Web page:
But now, despite the bombs, despite the crimes being created- being committed against them by Richard Nixon, these people own their own land, build their own schools- the children learning, literacy- illiteracy is being wiped out, there is no more prostitution as there was during the time when this was a French colony. In other words, the people have taken power into their own hands, and they are controlling their own lives.
And after 4,000 years of struggling against nature and foreign invaders- and the last 25 years, prior to the revolution, of struggling against French colonialism- I don't think that the people of Vietnam are about to compromise in any way, shape or form about the freedom and independence of their country, and I think Richard Nixon would do well to read Vietnamese history, particularly their poetry, and particularly the poetry written by Ho Chi Minh.
Tom Hayden and Jane Fonda being interviewed after their return from North Vietnam. Jane Fonda tells the world press that the American Prisoners of War were being well treated and not tortured.
While American Soldiers were fighting and dying in the Vietnam War, Jane Fonda, the daughter of Henry Fonda, was using her money and influence at colleges and universities to gather support to advocate communism and encourage rebellion and anarchy against the United States Government.
On November 21, 1970 she told a University of Michigan audience of some two thousand students, "If you understood what communism was, you would hope, you would pray on your knees that we would some day become communist." At Duke University in North Carolina she repeated what she had said in Michigan, adding "I, a socialist, think that we should strive toward a socialist society, all the way to communism. " Washington Times July 7, 2000
Jane Fonda began her participation in anti-war activities around 1967, allegedly after meeting with Communists while in France and with American citizens who were revolutionaries. Her activities included active participation in demonstrations, rallies, radio broadcasts and plays.
Jane Fonda also helped in the organization of a production group called the F.T.A. (F*** The Army). This group helped to set up coffee houses near military bases where they would perform anti-war derogatory-type sketches for the visiting soldiers. The coffee-house sketches were intended to counterpoint the U.S.O. shows, such as Bob Hope and other U.S.O. sponsored performers whose performances increased morale and gave positive support to American soldiers. Some of the F.T.A. coffee house employees would mingle with the soldiers to help them to "relax and unwind", while encouraging the soldiers to desert. Some soldiers alleged that they were promised jobs and money by the F.T.A. if they deserted.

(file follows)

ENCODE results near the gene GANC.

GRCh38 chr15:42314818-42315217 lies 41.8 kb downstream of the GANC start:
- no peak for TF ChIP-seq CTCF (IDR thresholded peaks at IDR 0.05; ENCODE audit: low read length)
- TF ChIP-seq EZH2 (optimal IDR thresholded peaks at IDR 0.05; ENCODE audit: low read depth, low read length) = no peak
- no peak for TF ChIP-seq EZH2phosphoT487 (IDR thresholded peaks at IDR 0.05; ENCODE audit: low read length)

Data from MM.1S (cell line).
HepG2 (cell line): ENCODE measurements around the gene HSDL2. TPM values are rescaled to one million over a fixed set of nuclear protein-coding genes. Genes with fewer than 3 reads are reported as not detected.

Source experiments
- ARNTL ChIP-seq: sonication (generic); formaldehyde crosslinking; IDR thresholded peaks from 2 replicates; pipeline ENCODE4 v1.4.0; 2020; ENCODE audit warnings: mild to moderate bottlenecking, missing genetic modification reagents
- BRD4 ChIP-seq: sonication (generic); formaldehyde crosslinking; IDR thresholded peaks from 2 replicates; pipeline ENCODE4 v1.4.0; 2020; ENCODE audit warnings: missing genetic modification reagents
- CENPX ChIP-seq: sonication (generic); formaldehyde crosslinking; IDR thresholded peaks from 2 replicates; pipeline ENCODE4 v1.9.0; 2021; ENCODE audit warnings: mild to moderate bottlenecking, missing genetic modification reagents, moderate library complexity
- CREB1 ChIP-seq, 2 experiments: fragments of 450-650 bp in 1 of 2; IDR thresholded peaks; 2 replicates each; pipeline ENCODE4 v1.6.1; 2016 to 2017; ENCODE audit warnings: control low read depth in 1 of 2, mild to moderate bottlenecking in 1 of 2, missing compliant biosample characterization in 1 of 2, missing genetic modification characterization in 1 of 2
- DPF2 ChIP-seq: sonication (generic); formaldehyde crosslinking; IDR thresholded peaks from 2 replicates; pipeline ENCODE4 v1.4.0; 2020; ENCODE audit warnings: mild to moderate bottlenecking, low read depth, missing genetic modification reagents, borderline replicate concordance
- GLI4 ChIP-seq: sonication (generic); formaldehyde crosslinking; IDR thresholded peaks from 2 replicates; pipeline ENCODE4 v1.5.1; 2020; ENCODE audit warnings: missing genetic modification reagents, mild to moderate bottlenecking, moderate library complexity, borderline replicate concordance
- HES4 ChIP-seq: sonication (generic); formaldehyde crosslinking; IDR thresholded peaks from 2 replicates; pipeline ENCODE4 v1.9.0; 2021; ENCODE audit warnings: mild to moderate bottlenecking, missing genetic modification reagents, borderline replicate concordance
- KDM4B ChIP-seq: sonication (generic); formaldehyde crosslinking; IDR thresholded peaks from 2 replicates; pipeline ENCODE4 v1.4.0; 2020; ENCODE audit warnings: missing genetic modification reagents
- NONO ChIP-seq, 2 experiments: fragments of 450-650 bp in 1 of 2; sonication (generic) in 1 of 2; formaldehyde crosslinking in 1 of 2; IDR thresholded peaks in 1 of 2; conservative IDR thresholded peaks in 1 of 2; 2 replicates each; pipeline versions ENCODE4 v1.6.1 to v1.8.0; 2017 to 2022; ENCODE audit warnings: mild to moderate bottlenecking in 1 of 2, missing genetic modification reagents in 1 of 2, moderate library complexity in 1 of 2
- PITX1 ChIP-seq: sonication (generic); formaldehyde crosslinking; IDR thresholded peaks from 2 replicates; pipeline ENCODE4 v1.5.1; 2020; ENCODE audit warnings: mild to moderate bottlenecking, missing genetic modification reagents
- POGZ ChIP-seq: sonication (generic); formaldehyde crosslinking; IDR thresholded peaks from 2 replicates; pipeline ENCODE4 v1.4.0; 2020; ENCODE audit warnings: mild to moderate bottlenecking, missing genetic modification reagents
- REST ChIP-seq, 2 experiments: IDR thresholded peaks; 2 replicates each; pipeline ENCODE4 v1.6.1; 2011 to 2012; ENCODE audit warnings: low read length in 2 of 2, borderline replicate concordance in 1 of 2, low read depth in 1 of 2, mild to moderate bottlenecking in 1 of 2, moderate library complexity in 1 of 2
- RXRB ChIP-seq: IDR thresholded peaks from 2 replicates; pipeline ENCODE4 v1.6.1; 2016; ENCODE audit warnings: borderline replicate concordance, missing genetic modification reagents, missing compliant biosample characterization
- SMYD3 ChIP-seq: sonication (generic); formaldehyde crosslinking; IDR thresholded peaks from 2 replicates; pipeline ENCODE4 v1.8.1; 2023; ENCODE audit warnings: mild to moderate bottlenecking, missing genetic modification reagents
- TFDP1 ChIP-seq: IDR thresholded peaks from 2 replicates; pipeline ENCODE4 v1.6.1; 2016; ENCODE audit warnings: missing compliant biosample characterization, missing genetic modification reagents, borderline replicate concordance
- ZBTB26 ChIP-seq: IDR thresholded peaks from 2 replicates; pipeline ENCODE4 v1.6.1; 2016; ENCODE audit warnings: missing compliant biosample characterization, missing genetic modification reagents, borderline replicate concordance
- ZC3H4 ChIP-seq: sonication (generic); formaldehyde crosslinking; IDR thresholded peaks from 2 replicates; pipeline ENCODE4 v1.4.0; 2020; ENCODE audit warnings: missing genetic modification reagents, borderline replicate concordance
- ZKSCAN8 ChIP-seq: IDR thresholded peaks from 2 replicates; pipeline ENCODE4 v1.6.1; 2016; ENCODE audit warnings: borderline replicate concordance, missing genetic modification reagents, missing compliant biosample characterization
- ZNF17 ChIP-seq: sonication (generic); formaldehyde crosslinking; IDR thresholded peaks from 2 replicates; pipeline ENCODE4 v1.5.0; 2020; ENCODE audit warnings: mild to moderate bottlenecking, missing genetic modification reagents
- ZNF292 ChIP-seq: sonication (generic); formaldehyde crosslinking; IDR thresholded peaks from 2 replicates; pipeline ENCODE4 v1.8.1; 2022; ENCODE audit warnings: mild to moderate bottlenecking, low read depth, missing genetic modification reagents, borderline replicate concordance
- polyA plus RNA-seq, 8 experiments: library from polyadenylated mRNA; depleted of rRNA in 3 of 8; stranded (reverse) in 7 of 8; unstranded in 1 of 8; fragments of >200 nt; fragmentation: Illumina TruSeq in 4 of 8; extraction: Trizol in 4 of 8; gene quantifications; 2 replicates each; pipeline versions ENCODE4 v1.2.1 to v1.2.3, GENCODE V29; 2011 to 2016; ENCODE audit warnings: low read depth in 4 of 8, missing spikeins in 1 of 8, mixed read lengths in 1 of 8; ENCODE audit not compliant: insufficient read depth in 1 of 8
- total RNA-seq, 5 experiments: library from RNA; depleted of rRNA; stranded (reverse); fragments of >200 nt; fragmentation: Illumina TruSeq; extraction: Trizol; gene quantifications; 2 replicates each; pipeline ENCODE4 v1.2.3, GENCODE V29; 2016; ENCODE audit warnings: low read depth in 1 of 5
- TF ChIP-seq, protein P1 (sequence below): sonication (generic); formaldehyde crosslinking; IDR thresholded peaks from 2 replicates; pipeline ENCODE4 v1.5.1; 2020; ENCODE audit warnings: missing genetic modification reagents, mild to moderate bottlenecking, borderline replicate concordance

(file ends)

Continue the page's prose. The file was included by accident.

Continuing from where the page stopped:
The Vietnam Veterans Against the War Organization received major financial support from Jane Fonda. Jane Fonda's F.T.A. coffee houses helped in recruiting soldiers and veterans for the Vietnam Veterans Against The War Organization. The Vietnam Veterans Against the War Organization membership was approximately 7,000 at it's highest. The Organization's membership number was comparatively low, when you consider that more than 2 1/2 million Americans served during the Vietnam war.
Jane Fonda personally sought out returning American soldiers from Vietnam to solicit them to publicly speak out against American atrocities against Vietnamese women and children during her broadcasts. North Vietnamese officials based in Canada allegedly coordinated her broadcasts.
In 1972 Jane Fonda, Tom Hayden and others traveled to North Vietnam to give their support to the North Vietnamese's Government. When she returned to the United States, she advised the news media that all of the American Prisoners of War were being well treated and were not being tortured.
As the American POWs returned home in 1973, they spoke out about the inhumane treatment and torture they had suffered as prisoners of war. Their stories directly contradicted Jane Fonda's earlier statements of 1972. Some of the American POWs such as Senator John McCain, a former Presidential candidate, stated that he was tortured by his guards for refusing to meet with groups such as Jane Fonda's. Jane Fonda, in her response to these new allegations, referred to the returning POWs as being "hypocrites and liars."